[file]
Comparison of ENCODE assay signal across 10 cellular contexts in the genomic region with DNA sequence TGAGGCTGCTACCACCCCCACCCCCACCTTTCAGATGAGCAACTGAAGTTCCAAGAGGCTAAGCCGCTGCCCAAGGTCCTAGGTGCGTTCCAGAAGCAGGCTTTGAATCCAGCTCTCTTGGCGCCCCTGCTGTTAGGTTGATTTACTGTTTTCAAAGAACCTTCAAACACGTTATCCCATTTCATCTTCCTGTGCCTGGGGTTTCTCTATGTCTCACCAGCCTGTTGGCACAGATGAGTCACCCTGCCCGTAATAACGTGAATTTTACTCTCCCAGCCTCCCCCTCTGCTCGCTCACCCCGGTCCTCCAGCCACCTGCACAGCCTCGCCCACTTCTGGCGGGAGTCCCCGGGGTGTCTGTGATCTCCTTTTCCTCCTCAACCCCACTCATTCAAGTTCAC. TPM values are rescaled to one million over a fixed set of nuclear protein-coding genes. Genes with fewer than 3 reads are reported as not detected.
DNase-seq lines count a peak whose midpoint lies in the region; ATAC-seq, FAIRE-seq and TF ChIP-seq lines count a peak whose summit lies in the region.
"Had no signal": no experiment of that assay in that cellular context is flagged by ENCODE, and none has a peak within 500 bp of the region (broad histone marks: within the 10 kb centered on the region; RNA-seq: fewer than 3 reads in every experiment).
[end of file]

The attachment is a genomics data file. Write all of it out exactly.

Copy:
Comparison of ENCODE assay signal across 10 cellular contexts in the genomic region with DNA sequence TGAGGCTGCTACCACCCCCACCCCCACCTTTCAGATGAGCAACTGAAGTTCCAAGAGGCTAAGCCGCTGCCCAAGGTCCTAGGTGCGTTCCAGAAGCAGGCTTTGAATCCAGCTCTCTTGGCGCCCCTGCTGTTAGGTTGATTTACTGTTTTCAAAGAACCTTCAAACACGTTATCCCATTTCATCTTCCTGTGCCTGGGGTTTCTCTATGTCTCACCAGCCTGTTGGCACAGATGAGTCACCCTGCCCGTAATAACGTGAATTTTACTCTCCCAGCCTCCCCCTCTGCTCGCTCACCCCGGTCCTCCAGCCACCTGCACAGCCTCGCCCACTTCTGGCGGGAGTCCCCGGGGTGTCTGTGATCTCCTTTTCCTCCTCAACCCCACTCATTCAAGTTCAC. TPM values are rescaled to one million over a fixed set of nuclear protein-coding genes. Genes with fewer than 3 reads are reported as not detected.
DNase-seq lines count a peak whose midpoint lies in the region; ATAC-seq, FAIRE-seq and TF ChIP-seq lines count a peak whose summit lies in the region.
"Had no signal": no experiment of that assay in that cellular context is flagged by ENCODE, and none has a peak within 500 bp of the region (broad histone marks: within the 10 kb centered on the region; RNA-seq: fewer than 3 reads in every experiment).